Nearly a fifth of local authority roads are in such poor condition that they must be repaired – or even face closure – within five years, the Annual Local Authority Road Maintenance (Alarm) survey has found.
It said the cumulative effect of an ageing network, decades of underfunding, increased traffic and structural damage arising from severe winters had left some 17% of local roads with less than five years of life remaining.
Councils maintain all roads except for motorways and trunk roads, which are the responsibility of the government agency Highways England.
The survey, by the Asphalt Industry Alliance (AIA), estimated it would take 13 years to clear the backlog of repairs and cost £12bn to bring all council roads in England and Wales back to reasonable condition. The AIA added that local authorities faced a £730m funding shortfall this year for highways works.
AIA chair Alan Mackenzie said: “Local authority highway teams do not have enough resources to arrest the terminal decline in the condition of our local roads and the network is not resilient enough to meet the challenges ahead.
“Despite this, the efficiencies they have achieved in recent years through adopting an asset management approach should be applauded”.
This approach treats highways as an asset requiring planned maintenance rather than costly reactive repairs when problems occur.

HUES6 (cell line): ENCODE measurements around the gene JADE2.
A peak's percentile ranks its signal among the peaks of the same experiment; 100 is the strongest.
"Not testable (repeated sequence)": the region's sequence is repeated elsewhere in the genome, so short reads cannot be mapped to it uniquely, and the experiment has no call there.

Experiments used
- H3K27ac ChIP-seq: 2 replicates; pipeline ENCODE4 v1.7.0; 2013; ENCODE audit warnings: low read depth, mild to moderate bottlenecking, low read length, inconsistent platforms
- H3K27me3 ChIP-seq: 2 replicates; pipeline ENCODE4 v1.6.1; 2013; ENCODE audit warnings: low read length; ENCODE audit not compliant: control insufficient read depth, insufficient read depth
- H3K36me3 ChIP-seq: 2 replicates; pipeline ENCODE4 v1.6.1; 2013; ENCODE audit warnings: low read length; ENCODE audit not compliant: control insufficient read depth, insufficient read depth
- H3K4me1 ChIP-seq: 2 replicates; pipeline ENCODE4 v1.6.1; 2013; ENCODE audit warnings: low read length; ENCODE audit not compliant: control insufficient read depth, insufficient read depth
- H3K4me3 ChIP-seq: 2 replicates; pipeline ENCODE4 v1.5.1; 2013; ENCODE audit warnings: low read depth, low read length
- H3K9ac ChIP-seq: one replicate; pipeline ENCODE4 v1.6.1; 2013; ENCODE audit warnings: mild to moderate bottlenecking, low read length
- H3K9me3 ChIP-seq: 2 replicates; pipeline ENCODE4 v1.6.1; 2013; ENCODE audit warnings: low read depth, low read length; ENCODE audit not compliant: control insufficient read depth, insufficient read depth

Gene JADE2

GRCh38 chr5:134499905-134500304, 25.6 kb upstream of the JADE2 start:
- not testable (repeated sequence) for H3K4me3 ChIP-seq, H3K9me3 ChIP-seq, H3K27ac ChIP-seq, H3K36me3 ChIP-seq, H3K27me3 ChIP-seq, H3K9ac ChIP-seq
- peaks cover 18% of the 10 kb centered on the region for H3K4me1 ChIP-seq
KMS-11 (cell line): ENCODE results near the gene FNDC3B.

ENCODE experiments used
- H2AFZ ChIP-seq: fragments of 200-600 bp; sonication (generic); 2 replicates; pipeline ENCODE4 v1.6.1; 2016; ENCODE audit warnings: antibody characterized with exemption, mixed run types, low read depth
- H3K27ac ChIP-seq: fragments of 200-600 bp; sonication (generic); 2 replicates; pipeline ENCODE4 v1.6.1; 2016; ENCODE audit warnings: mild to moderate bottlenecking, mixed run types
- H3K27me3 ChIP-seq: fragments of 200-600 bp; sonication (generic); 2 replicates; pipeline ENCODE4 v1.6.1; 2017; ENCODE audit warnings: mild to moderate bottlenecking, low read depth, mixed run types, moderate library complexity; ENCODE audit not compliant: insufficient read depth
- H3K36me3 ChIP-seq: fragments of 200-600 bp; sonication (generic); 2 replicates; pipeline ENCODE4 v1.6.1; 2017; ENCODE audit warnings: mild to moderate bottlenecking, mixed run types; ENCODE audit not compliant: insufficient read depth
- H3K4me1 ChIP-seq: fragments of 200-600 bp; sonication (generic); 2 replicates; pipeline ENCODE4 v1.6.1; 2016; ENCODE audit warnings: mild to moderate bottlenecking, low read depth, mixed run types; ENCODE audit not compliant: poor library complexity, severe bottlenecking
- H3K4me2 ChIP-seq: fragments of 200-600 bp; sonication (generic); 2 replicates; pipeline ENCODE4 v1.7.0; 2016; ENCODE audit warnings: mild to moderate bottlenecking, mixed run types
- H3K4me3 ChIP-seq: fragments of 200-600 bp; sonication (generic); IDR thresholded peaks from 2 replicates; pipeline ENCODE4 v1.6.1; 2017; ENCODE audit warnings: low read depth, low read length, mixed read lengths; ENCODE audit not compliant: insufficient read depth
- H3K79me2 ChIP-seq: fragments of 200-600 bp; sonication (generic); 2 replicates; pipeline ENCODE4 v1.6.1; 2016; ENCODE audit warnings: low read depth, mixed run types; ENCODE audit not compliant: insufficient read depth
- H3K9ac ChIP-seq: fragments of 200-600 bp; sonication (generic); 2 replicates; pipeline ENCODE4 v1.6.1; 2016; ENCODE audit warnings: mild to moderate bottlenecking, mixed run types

Local Government Association transport spokesperson Judith Blake (Lab) said: “Councils are proving remarkably efficient in how they use this diminishing funding pot but they remain trapped in a frustrating cycle that will only ever leave them able to patch up our deteriorating roads.”
She pointed to a 2014 opinion poll in which the LGA found 83% of respondents would support part of fuel duty being earmarked for local roads by the Treasury.
But Matthew Lugg, vice-president of the Chartered Institute of Highways and Transportation and former highways director at Leicestershire CC, was sceptical of some of the survey’s claims.
He said funds had increased for capital works, though revenue - day-to-day spending on repairs - “is still dire”.
Mr Lugg said: “Local authorities I talk to seem to be able to find money to put into highways, mainly from prudential borrowing, and I think that’s seen as politically a good thing to do because highways is very visible.
“There is a claim in the survey that one in six roads could have to be closed within five years but I think that would be politically impossible, and very possibly illegal.
“Councils put money into A and B roads so the main problem is rural roads and minor roads in towns.”
Geoff Allister chief executive of the Highways Term Maintenance Association, which speaks for repairs contractors, said: “There is a compelling commercial argument for investing early in highway maintenance to arrest the decline in the condition of the road network with case studies showing benefits to cost ratios in excess of 2:1.”
Parvis Khansari, chair of the engineering board of the Association of Directors of Economy, Environment, Planning and Transport (Adept), said: “Adept wants to move away from the national focus on repairing potholes and talk about maintaining roads at the appropriate standards to avoid potholes in the first place.
“However we will only get to that level if the previous backlog, built up over decades is resolved through a national programme of investment in local roads. Prevention is better and much cheaper than cure.”